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A couple of days into my physiotherapy career, I complimented one of my clients for his determination and persistence. He smiled and told me to always remember this – don’t stop living until the day you die. But after varied experiences in my role as an aged care physiotherapist, I’ve seen so many of my older adults excuse themselves from doing tasks they deep down would love to do.   

They sometimes comment on how much they wish they could walk independently so they could take themselves to the toilet without the help of a carer. They may admire another resident’s ability to walk or dance and say “Oh I can’t do that anymore. That’s something I could only do if I was x years younger.” Other times, they (or their loved ones too) might make comments like “Oh well, that’s just old age”, or “What can you expect at 92? 75? or even 65” or “You can’t make a difference now, I’m too old”. Ageism was so abundant in my residents’ conversations that it got to a point where I stopped noticing it.  

 

Physiotherapists can play an instrumental role    

The perception of “old” or “aged” is a social construct that can vary significantly between cultures and social groups. We will all die—that is just part of the human continuum – but until we get there, we are all living. Along the way, we have the choice to redefine our quality of life and have different experiences of quality. When it comes to physical abilities, physiotherapists can play an instrumental role in supporting an individual in the reforming of their unique quality of life – whether that’s for a child, pregnant lady, middle-aged man with an odd ache, someone living with a disability in their own home, someone in hospital with pneumonia, or an older adult in aged care. I am well acquainted with the aged care side of it.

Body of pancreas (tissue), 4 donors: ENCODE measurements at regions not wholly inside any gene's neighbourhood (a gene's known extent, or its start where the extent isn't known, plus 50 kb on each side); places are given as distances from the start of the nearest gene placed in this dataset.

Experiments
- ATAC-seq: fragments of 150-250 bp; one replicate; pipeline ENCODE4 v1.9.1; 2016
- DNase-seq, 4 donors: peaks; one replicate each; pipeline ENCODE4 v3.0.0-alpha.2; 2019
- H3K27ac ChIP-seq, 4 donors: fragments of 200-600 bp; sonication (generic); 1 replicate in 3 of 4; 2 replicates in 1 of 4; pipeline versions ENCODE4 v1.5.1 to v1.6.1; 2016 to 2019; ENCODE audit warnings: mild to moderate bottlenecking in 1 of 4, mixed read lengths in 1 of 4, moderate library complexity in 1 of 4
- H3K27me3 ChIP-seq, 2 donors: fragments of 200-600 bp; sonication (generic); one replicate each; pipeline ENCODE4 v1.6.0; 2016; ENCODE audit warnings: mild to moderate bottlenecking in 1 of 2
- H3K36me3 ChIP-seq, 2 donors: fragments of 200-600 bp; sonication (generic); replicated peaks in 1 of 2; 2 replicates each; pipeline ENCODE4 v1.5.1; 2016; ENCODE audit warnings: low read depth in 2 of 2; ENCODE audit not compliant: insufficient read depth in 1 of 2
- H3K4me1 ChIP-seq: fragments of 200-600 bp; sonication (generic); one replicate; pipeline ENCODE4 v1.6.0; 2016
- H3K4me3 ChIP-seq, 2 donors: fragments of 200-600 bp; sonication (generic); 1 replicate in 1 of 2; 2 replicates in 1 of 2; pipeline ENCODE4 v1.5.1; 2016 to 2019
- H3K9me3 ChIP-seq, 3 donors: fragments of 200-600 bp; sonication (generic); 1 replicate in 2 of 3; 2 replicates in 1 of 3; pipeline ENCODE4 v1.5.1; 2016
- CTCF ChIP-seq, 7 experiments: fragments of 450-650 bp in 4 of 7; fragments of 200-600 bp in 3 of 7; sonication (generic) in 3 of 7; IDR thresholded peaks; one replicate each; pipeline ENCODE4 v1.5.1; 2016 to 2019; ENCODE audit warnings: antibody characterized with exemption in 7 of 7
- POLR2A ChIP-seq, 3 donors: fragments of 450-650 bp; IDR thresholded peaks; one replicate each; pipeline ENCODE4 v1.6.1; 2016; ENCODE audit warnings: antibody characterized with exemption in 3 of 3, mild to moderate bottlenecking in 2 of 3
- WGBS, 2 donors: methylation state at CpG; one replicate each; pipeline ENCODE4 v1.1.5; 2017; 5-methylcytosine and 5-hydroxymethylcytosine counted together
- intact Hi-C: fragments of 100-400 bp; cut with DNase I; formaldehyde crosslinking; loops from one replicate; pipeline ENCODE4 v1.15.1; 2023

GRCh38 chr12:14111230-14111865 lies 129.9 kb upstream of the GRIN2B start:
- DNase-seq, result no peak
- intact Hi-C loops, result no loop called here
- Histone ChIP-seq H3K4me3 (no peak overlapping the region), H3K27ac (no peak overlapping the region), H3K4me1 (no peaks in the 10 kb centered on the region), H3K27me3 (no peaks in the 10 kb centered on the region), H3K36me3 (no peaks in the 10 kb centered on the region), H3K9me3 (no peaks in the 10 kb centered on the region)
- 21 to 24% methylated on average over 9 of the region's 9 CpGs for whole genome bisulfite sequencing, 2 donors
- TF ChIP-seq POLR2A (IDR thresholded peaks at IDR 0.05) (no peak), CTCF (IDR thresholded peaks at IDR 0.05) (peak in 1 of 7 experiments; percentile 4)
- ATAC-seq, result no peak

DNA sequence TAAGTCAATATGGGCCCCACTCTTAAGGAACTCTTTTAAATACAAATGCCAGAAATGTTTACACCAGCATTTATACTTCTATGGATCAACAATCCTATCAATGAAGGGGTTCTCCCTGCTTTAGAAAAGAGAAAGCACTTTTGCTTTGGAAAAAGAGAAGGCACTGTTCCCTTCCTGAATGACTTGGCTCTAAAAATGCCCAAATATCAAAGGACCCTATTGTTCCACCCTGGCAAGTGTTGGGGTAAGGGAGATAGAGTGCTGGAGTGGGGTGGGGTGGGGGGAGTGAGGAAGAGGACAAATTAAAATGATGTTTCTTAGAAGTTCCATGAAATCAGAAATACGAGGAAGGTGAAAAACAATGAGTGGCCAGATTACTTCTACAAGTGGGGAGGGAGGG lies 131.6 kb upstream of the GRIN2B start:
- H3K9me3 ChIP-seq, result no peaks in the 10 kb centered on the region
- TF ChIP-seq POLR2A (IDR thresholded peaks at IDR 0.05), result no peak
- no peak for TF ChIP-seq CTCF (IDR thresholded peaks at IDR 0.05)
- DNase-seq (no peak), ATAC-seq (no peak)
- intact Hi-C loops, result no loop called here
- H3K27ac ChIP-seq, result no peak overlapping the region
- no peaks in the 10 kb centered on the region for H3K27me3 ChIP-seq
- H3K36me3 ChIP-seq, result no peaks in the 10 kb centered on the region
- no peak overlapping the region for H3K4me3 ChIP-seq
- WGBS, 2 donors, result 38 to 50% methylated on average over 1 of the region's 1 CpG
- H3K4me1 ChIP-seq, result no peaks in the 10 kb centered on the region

Ageing well with physiotherapy  

We are all made of the same stuff – no matter your gender, race, sex, diagnosed condition, religious beliefs, or even age – everyone deserves respect and equality. Just like that equality doesn’t change because of an individual’s social status or diagnosis, it doesn’t change because of someone ages. In fact, some ageing means they possess a library of knowledge and experience. We all can learn by offering respect and dignity to anyone who is ageing.  

   

If you’re unsure on whether physiotherapy works or want to see some of my older adults who embrace the idea of ageing well, watch this video:  

   

Ageism was so abundant in my residents’ conversations that it got to a point where I stopped noticing it. Then I realised I am a physiotherapist and I can do something about it. Now I just say, “You may be old, but not weak”, and encourage them to not stop living till the day they die. 

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